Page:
In Blood on the Forge, Attaway has mined a rich vein of human experience. His outlook is not very optimistic in this work, but he writes about his people knowingly and with warm appreciation. At once, his main characters are likable, humorous, bewildered, and stout-hearted. The dialogue sounds completely authentic.

Unfortunately, Attaway has published only the two novels considered above. The best of these, Blood on the Forge, has only recently begun to receive the critical recognition it merits. Edward Margolies has noted [in the introduction to the Collier Books' edition of Blood on the Forge] one of the reasons why Attaway's novel was largely ignored when it was first published: "Appearing one year after Richard Wright's sensational Native Son, Attaway's book may have looked tame to an America preparing for another war and whose reading public had already found its Negro 'spokesman' in the virile Wright." In any event, a careful reading of Blood on the Forge leads one to believe that, excepting Wright's Native Son, it is the strongest of black novels dealing with the plight of blacks and racial violence written during the inter-war period.

Phillip H. Vaughan (essay date 1975)

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Last Updated on June 7, 2022, by eNotes Editorial. Word Count: 2058

SOURCE: "From Pastoralism to Industrial Antipathy in William Attaway's Blood on the Forge," in Phylon: The Atlantic University Review of Race and Culture, Vol. XXXVI, No. 4, 1975, pp. 422-25.

[In the following essay, Vaughan states that in Blood on the Forge "Attaway rejects the traditional forms of agrarianism which call for a return to nature, and sounds the theme of alienation that marks the modern existential novel."]

When Blood on the Forge by black novelist William Attaway was published in 1941, it received little notice. The book, nevertheless, represented a literary achievement in its own right, and at the same time it realistically portrays the transition of a people from a structured authoritarian, rural existence to an industrialized urban frontier (Attaway himself was a part of that northward migration of blacks—coming from rural Mississippi to Chicago). On the one hand, Blood on the Forge continued a long tradition of pastoral and anti-pastoral literature proceeding from early nineteenth-century Transcendentalists such as Ralph Waldo Emerson, Henry David Thoreau, and Nathaniel Hawthorne through Mark Twain and Hamlin Garland in the Gilded Age, and ultimately to F. Scott Fitzgerald, Ernest Hemingway, John Steinbeck, Thomas Wolfe, and William Faulkner. At the same time, the novel is worthy of special attention as a powerful plea in behalf of a struggling race. In this sense Attaway rejects the traditional forms of agrarianism which call for a return to nature, and sounds the theme of alienation that marks the modern existential novel.

In Blood on the Forge, the earlier paean to the qualities of the simple country landscape suddenly becomes an angry repudiation of industrial life as destructive to human values. The focus then shifts from delicate scenes of lavish woods, succulent orchards, and flocks of sheep—an idealization of nature from a distance as the moral symbol of the good life—to the horrible fact that man has already been swallowed up by the machine. This transition from bucolic nostalgia to "industrial antipathy" represents a literary consummation, but at the same time and most tragically, an individual act on the part of Southern blacks.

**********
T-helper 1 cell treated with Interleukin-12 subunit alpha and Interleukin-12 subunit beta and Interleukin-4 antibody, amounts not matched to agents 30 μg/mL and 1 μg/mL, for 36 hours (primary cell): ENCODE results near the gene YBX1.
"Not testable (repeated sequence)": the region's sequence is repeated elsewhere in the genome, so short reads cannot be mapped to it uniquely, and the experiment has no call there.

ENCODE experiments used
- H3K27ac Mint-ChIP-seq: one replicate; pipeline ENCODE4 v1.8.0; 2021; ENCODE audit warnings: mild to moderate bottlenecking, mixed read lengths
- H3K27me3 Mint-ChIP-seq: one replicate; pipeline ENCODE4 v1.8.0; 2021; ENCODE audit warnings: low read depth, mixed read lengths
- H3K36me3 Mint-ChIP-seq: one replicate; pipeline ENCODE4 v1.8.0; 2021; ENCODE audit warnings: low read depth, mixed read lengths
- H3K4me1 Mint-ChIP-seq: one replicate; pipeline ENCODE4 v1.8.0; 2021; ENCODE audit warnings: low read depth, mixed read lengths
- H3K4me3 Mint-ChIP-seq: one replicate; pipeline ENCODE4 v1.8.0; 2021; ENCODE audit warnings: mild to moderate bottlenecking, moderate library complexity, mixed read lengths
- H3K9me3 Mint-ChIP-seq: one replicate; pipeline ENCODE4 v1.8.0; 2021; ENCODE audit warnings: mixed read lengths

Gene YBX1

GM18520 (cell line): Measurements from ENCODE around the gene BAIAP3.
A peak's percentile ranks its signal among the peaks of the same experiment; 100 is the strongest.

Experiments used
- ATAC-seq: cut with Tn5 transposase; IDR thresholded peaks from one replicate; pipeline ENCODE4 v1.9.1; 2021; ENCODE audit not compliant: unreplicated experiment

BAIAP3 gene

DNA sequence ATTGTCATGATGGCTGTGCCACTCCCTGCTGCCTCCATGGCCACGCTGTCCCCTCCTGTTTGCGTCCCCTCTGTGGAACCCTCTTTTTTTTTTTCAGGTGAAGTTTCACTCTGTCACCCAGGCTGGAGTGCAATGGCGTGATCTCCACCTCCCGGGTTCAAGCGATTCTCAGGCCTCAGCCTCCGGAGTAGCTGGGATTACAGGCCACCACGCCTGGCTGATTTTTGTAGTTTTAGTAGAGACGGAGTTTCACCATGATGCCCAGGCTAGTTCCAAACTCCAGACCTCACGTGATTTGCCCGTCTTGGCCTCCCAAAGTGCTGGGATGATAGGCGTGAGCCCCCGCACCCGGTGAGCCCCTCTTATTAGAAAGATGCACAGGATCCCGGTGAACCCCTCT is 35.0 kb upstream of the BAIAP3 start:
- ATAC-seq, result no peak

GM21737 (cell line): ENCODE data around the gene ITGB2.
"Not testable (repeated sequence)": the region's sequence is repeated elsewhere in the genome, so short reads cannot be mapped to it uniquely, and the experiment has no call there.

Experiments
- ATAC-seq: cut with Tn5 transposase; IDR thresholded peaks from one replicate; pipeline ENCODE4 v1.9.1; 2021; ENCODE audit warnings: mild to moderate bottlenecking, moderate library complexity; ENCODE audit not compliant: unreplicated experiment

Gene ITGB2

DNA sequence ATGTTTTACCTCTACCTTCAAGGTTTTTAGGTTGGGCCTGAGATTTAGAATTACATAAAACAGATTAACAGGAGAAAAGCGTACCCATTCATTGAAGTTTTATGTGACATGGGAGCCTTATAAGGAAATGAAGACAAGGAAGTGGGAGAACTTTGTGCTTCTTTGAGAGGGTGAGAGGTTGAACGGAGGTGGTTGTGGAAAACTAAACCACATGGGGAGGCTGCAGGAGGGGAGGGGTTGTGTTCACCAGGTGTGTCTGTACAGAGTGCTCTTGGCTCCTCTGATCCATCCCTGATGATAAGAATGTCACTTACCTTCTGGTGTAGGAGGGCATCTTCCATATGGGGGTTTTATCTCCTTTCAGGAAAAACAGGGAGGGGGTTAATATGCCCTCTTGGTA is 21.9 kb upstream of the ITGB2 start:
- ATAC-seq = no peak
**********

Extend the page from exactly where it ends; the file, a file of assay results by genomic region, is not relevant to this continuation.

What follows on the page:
In the first part of the novel, the author explores the futile attempts of a family of black farmers to apply agrarian values to a bleak environment in the red clay hills of Kentucky during World War I. Attaway's Joads are three brothers—the elder Big Mat, who represents the plodding strength and endurance of all Southern Negroes under their particular color-caste system; Melody, whose blues singing recreates and sustains the pastoral myth [in a footnote, Vaughan observes: "Edward Margolies points out in this connection that the pastoral yearning does not mean a romanticizing of the brutality and emptiness of the submerged condition of Negroes, but instead 'the memory, the idea, the "dream" of the land as it must have been before they and the land were exploited by racist owners.'" See Margolies, Native Sons, a Critical Study of Twentieth-Century Negro American Authors (1969)]; and Chinatown, whose lazy, happy-go-lucky attitude reflects in part a psychological response to the subjugated position of Negroes. Throughout this "pastoral" section of the novel, Attaway testifies to the myth's fragility when faced by the reality of such an existence—an existence characterized by images of hunger (one of Melody's songs is the "Hungry Blues"), barrenness (the soil as well as Mat's wife Hattie, who has failed six times in childbirth), drudgery (the plowing from sunup to sunset for no reward), and finally, death. This last image is poignantly expressed in Attaway's account of the death of Mat's mother.

She had dropped dead between the gaping handles of the plow. The lines had been double looped under her arms, so she was dragged through the damp, rocky clay by a mule trained never to balk in the middle of a row. The mule dragged her in. The rocks in the red hills are sharp. She didn't look like their maw any more.

Mat himself voices the apparent triumph of brutal reality over the pastoral myth after he kills the white riding boss for the latter's derogatory remarks about his dead mother. Before fleeing his Kentucky land, Mat says: